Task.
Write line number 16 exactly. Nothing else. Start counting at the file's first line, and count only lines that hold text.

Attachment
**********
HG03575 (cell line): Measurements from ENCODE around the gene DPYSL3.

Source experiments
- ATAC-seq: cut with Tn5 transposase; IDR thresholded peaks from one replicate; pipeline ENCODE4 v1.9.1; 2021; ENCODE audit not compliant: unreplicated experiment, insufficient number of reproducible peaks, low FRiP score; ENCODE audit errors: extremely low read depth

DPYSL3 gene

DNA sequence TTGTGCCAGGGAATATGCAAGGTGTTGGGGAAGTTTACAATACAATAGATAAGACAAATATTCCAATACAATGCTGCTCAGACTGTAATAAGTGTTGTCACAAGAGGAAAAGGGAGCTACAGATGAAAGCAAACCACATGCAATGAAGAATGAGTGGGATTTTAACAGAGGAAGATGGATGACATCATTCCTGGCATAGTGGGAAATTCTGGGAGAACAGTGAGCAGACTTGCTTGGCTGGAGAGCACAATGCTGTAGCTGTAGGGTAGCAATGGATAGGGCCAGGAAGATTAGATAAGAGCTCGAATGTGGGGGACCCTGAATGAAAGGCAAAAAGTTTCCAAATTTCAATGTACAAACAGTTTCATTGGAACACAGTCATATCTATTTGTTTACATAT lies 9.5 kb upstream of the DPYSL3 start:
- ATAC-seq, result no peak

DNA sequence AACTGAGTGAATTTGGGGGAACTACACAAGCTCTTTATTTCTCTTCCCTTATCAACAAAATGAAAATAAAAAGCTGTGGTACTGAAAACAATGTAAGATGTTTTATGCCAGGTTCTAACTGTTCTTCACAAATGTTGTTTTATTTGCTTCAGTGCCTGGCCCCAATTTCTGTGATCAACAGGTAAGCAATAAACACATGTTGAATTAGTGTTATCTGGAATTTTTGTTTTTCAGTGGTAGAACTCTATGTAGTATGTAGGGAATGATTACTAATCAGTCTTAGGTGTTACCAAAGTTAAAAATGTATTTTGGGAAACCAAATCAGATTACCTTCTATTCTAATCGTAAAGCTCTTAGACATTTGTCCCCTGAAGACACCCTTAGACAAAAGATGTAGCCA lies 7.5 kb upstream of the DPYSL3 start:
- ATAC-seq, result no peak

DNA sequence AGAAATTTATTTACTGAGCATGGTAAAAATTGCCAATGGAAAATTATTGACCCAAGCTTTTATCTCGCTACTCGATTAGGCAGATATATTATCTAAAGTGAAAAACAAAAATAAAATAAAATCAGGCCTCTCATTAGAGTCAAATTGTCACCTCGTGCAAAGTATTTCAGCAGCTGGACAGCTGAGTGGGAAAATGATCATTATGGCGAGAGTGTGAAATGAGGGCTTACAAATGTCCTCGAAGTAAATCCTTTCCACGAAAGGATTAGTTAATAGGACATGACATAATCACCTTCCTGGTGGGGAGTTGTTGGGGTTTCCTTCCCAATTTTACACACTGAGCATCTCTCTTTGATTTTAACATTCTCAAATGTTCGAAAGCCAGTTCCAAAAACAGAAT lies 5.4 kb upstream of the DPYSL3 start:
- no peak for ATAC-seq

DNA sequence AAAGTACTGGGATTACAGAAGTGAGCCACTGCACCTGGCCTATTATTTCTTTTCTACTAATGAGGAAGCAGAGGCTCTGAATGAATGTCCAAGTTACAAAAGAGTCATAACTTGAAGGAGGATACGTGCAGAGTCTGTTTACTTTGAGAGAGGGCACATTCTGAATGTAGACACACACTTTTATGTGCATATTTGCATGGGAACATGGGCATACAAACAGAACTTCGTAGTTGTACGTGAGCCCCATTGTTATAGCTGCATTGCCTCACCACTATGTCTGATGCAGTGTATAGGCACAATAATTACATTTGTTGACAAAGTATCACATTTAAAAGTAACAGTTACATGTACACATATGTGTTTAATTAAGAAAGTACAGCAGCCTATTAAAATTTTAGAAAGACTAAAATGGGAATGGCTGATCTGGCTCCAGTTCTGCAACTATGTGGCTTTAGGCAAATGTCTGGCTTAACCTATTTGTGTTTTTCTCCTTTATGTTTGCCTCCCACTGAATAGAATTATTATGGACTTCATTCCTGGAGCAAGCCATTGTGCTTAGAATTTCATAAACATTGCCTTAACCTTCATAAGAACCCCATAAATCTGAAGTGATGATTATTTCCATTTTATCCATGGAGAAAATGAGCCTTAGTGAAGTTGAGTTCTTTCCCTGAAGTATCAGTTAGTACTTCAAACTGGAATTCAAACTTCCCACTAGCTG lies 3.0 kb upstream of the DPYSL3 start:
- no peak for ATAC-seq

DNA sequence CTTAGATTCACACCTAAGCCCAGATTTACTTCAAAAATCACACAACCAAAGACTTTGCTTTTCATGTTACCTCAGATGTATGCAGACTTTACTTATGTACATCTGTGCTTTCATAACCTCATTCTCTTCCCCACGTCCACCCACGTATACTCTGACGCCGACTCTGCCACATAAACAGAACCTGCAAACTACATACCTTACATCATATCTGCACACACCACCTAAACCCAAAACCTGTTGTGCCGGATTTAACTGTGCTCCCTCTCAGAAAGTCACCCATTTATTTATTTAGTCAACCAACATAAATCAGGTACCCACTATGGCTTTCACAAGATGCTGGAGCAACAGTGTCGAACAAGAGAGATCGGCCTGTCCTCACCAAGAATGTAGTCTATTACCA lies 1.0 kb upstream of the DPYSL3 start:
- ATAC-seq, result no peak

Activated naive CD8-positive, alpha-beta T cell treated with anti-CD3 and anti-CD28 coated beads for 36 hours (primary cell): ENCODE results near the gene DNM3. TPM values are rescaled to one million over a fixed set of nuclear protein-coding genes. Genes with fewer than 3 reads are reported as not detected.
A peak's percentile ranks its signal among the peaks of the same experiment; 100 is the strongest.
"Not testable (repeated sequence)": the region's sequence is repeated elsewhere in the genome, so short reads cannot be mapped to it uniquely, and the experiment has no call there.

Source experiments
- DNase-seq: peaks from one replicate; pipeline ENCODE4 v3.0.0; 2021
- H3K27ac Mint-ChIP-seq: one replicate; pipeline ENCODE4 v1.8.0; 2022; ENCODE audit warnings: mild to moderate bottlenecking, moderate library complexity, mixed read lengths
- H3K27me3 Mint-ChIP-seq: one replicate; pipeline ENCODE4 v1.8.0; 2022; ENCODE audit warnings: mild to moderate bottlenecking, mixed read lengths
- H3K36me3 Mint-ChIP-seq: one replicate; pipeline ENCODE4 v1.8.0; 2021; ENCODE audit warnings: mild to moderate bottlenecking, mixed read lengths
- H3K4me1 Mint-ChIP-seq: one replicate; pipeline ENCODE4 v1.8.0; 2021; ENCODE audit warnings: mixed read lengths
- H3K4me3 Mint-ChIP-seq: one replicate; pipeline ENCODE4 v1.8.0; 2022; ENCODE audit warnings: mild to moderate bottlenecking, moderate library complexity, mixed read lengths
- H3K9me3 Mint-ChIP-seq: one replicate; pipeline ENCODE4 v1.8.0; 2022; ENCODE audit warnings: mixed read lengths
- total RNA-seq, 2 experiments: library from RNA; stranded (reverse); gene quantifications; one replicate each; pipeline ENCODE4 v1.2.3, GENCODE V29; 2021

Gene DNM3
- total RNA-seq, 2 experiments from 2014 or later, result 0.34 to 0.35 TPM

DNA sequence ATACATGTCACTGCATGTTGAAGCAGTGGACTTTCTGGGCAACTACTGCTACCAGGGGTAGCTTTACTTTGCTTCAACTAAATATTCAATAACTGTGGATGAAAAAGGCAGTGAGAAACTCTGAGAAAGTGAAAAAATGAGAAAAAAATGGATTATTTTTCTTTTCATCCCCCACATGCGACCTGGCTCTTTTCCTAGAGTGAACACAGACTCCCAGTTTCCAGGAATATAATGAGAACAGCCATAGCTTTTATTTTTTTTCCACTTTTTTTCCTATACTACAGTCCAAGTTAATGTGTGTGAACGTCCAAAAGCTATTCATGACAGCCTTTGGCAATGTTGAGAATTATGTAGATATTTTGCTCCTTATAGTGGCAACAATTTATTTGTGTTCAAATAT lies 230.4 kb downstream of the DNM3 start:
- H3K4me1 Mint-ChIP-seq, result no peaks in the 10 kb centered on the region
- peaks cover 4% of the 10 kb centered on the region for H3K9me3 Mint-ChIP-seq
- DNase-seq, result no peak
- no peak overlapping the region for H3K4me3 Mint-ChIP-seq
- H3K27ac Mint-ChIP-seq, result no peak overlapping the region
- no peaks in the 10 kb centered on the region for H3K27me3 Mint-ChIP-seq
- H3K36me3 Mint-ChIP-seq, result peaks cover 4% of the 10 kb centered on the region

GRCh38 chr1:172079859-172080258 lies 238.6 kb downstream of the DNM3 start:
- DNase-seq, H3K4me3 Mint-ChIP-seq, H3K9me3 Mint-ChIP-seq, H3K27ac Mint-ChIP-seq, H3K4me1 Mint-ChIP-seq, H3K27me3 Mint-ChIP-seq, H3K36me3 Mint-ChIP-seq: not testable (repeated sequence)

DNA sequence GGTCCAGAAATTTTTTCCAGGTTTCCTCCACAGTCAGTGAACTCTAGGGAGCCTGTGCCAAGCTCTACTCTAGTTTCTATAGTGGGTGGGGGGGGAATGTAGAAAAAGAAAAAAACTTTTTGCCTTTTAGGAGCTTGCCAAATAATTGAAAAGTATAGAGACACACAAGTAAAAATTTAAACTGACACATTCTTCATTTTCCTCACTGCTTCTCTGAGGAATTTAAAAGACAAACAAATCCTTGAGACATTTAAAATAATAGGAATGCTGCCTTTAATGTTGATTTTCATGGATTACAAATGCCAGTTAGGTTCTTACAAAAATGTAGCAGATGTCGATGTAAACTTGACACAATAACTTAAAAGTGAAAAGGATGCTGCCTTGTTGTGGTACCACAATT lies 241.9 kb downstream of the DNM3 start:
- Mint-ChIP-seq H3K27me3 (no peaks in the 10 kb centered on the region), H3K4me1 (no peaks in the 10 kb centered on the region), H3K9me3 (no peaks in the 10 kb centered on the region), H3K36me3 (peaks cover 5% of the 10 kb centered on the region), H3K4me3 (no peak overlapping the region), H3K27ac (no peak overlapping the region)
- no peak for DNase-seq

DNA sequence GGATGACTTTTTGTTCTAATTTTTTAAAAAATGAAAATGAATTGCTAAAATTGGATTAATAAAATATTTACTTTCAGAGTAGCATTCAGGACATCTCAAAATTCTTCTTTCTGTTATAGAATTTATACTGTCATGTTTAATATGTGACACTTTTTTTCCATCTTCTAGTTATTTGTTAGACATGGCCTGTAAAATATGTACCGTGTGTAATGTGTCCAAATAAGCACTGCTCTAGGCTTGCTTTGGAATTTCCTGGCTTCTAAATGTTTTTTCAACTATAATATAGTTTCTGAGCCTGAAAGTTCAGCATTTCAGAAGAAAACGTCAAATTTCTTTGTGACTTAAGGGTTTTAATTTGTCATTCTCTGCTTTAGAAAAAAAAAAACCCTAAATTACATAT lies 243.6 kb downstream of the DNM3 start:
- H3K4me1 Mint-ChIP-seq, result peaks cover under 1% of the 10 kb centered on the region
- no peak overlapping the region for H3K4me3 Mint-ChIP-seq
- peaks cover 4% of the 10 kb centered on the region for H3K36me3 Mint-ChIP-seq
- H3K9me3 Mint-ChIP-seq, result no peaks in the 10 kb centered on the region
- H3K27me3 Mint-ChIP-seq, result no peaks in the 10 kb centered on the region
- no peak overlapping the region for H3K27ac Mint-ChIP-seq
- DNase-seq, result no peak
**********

A peak's percentile ranks its signal among the peaks of the same experiment; 100 is the strongest.